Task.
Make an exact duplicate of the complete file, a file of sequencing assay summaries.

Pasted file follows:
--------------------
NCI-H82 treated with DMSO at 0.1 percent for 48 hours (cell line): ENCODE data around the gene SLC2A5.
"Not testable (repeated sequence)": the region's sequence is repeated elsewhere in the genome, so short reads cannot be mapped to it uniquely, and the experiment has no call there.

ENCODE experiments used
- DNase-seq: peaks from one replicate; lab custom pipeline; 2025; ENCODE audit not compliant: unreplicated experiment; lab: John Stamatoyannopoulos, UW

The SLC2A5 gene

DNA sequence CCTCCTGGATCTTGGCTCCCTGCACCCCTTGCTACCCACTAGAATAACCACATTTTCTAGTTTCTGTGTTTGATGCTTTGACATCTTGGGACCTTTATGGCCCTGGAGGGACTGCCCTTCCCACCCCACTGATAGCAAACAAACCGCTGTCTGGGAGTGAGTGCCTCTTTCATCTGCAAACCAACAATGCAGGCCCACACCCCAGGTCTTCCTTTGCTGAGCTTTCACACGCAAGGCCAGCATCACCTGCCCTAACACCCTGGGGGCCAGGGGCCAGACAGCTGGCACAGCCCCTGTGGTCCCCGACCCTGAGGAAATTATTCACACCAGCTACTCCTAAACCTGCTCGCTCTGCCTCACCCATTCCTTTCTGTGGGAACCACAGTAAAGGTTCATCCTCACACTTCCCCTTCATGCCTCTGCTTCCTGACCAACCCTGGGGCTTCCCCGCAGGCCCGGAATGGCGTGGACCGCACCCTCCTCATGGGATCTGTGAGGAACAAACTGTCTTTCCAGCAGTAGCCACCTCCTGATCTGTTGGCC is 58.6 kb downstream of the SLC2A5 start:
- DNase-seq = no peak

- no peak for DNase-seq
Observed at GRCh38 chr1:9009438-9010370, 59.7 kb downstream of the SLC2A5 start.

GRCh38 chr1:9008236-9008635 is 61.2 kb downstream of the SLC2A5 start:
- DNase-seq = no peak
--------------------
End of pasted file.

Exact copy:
NCI-H82 treated with DMSO at 0.1 percent for 48 hours (cell line): ENCODE data around the gene SLC2A5.
"Not testable (repeated sequence)": the region's sequence is repeated elsewhere in the genome, so short reads cannot be mapped to it uniquely, and the experiment has no call there.

ENCODE experiments used
- DNase-seq: peaks from one replicate; lab custom pipeline; 2025; ENCODE audit not compliant: unreplicated experiment; lab: John Stamatoyannopoulos, UW

The SLC2A5 gene

DNA sequence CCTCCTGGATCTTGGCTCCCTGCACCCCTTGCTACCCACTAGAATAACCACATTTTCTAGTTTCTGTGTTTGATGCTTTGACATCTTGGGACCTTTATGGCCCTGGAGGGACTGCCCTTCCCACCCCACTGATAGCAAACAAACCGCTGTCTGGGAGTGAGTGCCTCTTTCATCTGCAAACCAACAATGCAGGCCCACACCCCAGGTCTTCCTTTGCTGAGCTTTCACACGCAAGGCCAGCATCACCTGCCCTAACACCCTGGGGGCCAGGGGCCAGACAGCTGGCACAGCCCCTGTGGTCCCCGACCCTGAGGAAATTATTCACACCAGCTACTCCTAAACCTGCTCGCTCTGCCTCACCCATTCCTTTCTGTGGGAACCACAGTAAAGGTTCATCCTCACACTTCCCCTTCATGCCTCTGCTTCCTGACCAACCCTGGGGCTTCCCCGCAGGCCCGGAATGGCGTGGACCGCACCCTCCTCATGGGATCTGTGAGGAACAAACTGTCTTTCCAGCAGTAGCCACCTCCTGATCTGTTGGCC is 58.6 kb downstream of the SLC2A5 start:
- DNase-seq = no peak

- no peak for DNase-seq
Observed at GRCh38 chr1:9009438-9010370, 59.7 kb downstream of the SLC2A5 start.

GRCh38 chr1:9008236-9008635 is 61.2 kb downstream of the SLC2A5 start:
- DNase-seq = no peak